Point Shooting 2: Eye index

Eye Index aiming systems work because the pistol is between the eye and the target. How well those systems work and under what range of conditions is a legitimate debate.

Many believe Eye Indexing by its nature is not point shooting. I tend to agree. For the sake of argument I have included it in this series of posts. Whether you agree or not, I hope you will not get bogged down in semantics.


Hand/Eye coordination is something humans use very well. We use this coordination everyday to function. I like using the example of turning on a light switch. Reaching out and touching a small spot on the wall is not much different from reaching up and visually placing the front sight on that same spot. The analogy is that the finger and sight work in a similar way.

We have a high completion rate of turning on light switches. When you have failed to turn the light switch on what caused it? Did you not focus on the switch or not look at it at all? Did you move by the switch quickly and miss your target?

Think of turning that light switch on every day but as you walk up to it close your eyes. Now with practice I think you can turn it on. But I don’t think your success rate will be anywhere as close to how you usually do it, with your eyes open.

As a young child first learning to turn on that light switch do you think you would learn faster or slower if you always closed your eyes before trying to move your finger to the switch? Would it take longer to learn? Would you ever meet the same success rate you enjoy now with your eyes open?

It is my belief that your learning curve would be harder and longer if you never look at the switch or if you never see your finger as it moves to the switch. The proprioception and kinesthetic awareness required to turn on that light switch is the same awareness that allows you to place the front sight on target successfully. Using the hand/eye coordination allows that function to be better calibrated or learned to a finer degree.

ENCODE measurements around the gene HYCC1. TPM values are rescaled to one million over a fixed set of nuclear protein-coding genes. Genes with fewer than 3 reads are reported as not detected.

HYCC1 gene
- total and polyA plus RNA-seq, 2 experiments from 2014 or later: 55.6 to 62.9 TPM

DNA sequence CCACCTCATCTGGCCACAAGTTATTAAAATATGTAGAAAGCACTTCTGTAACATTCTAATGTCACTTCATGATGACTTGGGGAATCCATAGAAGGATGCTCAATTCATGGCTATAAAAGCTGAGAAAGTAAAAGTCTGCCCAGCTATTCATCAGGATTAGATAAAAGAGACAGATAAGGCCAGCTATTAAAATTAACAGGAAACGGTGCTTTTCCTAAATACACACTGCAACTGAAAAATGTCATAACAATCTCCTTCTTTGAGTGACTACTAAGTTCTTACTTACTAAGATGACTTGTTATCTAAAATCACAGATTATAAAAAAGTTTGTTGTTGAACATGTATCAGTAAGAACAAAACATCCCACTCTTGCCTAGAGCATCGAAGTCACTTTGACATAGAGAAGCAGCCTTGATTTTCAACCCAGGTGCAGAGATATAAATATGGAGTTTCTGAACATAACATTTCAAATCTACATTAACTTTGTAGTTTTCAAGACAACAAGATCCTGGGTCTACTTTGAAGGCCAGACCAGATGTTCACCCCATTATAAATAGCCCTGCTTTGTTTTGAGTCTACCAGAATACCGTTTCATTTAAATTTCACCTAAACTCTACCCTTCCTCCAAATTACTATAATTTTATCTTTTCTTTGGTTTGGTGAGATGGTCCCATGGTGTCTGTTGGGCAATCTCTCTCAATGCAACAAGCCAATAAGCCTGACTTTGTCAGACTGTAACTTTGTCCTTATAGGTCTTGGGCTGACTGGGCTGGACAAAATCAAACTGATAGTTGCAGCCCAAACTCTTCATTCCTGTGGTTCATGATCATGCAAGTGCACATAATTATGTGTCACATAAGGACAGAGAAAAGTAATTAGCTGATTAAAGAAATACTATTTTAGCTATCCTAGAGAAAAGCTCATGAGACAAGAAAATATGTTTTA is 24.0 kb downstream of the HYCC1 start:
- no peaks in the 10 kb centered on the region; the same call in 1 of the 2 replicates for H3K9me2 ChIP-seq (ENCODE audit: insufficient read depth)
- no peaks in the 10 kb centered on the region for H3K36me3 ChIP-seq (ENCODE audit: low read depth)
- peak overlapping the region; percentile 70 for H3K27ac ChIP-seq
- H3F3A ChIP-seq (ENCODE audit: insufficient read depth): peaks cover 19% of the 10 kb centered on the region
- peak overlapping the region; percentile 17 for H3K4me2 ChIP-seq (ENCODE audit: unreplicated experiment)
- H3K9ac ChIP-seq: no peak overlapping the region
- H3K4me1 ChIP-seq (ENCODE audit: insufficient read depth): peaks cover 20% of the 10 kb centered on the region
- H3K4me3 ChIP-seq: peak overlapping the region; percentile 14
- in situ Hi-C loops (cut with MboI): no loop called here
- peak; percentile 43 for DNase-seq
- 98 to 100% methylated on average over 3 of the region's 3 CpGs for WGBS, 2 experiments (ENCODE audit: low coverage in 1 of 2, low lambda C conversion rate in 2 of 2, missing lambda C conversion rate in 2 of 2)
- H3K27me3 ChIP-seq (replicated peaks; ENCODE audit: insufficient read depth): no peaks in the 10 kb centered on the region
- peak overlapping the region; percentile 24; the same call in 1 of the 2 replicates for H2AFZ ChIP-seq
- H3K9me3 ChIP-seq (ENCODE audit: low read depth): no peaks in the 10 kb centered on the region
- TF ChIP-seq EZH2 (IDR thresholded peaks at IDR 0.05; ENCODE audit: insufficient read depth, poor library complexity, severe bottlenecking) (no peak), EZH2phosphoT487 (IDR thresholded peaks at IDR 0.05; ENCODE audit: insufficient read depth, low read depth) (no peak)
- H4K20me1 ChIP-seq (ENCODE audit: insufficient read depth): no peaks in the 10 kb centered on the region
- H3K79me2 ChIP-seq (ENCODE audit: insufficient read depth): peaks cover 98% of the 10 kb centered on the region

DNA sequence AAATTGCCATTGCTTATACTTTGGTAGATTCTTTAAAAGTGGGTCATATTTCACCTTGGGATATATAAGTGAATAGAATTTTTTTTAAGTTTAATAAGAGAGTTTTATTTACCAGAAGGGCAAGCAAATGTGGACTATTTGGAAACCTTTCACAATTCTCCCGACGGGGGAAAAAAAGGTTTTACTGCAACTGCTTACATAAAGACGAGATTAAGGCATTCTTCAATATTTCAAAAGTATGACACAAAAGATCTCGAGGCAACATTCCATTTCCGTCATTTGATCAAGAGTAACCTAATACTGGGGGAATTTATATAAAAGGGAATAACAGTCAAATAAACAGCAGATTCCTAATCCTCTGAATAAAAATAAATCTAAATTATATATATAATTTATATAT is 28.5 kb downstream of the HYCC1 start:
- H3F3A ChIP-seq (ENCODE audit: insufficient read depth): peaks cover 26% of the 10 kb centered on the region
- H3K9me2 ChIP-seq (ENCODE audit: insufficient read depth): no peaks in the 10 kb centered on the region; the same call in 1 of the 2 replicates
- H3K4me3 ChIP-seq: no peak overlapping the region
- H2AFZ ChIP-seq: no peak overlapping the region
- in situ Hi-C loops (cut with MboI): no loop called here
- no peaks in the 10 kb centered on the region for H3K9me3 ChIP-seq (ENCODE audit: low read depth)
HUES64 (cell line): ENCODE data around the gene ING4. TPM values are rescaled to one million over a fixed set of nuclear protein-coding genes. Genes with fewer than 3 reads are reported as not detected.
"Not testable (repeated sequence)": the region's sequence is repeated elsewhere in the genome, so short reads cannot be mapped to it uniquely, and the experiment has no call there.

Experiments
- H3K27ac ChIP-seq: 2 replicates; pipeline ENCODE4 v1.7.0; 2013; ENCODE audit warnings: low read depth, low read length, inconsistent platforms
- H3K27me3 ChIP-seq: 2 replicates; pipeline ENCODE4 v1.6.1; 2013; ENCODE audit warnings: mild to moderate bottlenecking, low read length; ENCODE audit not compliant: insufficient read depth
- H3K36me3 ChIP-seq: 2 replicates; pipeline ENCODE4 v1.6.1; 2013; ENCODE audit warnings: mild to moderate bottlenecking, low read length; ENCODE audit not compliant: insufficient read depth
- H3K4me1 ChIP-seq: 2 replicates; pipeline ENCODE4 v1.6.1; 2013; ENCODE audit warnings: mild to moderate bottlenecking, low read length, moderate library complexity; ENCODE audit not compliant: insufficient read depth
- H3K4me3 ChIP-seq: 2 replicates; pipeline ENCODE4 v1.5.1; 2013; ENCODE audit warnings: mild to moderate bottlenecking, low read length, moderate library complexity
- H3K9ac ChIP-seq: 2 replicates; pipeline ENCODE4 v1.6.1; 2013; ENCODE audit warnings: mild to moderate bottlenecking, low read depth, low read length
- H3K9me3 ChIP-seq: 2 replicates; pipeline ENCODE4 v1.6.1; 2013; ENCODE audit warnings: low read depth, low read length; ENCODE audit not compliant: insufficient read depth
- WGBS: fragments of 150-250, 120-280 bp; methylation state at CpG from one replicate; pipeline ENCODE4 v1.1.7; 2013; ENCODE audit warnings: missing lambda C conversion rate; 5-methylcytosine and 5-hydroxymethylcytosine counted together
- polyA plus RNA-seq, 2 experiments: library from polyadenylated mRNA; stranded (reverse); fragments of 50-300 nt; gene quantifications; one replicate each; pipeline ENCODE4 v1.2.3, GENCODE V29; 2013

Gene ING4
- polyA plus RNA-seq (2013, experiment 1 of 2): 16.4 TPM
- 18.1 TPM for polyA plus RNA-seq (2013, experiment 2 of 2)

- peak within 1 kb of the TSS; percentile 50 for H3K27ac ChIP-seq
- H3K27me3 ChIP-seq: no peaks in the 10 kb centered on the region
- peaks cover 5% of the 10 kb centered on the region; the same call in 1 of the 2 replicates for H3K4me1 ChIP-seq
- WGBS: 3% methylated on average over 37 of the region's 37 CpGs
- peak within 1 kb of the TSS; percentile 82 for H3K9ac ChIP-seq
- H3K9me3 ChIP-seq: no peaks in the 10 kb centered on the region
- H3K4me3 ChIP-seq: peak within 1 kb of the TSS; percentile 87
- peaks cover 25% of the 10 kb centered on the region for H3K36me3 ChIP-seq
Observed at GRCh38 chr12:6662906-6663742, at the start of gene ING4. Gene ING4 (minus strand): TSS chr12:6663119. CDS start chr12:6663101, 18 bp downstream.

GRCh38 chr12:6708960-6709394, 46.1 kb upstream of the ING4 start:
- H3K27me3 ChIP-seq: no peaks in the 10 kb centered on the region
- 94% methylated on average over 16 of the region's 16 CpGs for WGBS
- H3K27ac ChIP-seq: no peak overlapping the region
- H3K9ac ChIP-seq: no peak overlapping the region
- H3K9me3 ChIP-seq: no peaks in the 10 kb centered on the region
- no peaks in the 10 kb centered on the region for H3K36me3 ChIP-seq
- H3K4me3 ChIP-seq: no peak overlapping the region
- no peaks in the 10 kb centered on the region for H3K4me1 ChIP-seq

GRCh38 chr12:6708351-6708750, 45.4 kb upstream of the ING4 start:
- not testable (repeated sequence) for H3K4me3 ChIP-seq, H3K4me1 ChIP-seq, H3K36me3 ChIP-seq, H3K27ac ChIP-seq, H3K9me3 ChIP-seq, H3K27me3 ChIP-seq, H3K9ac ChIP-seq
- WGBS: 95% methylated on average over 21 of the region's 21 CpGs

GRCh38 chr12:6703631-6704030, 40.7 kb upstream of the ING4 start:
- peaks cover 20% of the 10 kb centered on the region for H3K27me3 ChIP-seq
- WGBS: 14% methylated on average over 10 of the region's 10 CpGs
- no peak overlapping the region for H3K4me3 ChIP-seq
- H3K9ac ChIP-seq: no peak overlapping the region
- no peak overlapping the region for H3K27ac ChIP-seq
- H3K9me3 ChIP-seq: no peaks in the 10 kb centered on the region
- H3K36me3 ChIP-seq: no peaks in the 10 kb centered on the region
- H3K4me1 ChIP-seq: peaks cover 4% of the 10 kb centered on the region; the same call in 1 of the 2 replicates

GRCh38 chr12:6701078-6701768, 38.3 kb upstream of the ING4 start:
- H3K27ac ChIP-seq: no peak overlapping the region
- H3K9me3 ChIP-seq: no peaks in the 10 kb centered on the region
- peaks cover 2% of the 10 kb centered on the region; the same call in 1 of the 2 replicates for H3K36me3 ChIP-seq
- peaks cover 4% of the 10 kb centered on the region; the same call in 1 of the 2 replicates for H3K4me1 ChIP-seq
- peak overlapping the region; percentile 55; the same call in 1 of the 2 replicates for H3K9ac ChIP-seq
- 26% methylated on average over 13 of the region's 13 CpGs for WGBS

Why I prefer to focus on my front sight before I press the trigger versus focusing on the target while I press? If you focus on your target and line up your front sight in between what you will see is at best a blurry front sight and at worse a ghost or double sight. Either way in my opinion this makes the front sight seem wider. This then makes it harder for me to center the wider sight on my target. Essentially I am making the relationship between sight and target closer to the same size. This is the same as using the width of the slide itself as a sight.

Using my light switch analogy doesn’t work as well here because it is easier to physically touch the switch with a fatter finger. But if I trade and use the analogy of making the switch smaller while keeping the finger size the same, you can see that it would be harder to manipulate a smaller switch.

The accuracy of each focus also depends on the shooters eye health. Some people have problems focusing at certain distances. Personally for my shooting and watching hundreds of others it is my belief that some misses occur by not transferring the focus to the front sight. For me that makes it more than worthwhile learning.


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